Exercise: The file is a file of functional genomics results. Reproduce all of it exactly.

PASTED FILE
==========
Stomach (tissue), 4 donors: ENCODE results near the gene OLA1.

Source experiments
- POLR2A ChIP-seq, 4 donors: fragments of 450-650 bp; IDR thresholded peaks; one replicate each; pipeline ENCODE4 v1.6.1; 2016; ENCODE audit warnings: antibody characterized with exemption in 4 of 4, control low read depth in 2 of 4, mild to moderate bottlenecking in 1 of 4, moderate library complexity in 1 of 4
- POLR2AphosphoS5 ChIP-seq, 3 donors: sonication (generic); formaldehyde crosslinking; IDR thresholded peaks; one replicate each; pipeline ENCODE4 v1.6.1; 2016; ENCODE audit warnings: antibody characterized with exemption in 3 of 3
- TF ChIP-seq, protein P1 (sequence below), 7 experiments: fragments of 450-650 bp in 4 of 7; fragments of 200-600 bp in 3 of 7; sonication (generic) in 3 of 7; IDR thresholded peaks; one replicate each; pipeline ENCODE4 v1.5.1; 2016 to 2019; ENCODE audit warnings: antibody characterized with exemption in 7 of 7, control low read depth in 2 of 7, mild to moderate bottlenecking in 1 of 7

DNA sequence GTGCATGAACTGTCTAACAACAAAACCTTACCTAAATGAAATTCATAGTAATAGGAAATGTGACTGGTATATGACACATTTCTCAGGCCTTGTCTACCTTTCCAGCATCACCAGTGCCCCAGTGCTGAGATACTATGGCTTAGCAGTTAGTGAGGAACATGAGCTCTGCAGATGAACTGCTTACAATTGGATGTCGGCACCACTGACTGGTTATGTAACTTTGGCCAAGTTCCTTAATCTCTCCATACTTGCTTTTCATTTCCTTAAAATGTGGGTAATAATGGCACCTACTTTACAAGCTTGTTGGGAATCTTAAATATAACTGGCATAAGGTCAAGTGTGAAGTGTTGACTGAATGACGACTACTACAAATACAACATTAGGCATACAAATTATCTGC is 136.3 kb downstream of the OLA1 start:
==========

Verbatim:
Stomach (tissue), 4 donors: ENCODE results near the gene OLA1.

Source experiments
- POLR2A ChIP-seq, 4 donors: fragments of 450-650 bp; IDR thresholded peaks; one replicate each; pipeline ENCODE4 v1.6.1; 2016; ENCODE audit warnings: antibody characterized with exemption in 4 of 4, control low read depth in 2 of 4, mild to moderate bottlenecking in 1 of 4, moderate library complexity in 1 of 4
- POLR2AphosphoS5 ChIP-seq, 3 donors: sonication (generic); formaldehyde crosslinking; IDR thresholded peaks; one replicate each; pipeline ENCODE4 v1.6.1; 2016; ENCODE audit warnings: antibody characterized with exemption in 3 of 3
- TF ChIP-seq, protein P1 (sequence below), 7 experiments: fragments of 450-650 bp in 4 of 7; fragments of 200-600 bp in 3 of 7; sonication (generic) in 3 of 7; IDR thresholded peaks; one replicate each; pipeline ENCODE4 v1.5.1; 2016 to 2019; ENCODE audit warnings: antibody characterized with exemption in 7 of 7, control low read depth in 2 of 7, mild to moderate bottlenecking in 1 of 7

DNA sequence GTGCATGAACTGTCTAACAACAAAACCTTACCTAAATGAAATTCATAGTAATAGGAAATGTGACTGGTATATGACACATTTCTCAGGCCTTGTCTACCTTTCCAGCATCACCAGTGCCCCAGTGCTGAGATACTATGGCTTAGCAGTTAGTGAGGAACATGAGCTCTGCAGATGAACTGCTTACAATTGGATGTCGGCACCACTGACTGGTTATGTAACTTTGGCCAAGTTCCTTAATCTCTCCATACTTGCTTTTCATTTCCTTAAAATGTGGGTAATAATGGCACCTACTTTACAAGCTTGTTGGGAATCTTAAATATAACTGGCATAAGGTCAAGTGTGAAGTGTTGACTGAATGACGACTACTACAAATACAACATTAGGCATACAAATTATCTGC is 136.3 kb downstream of the OLA1 start: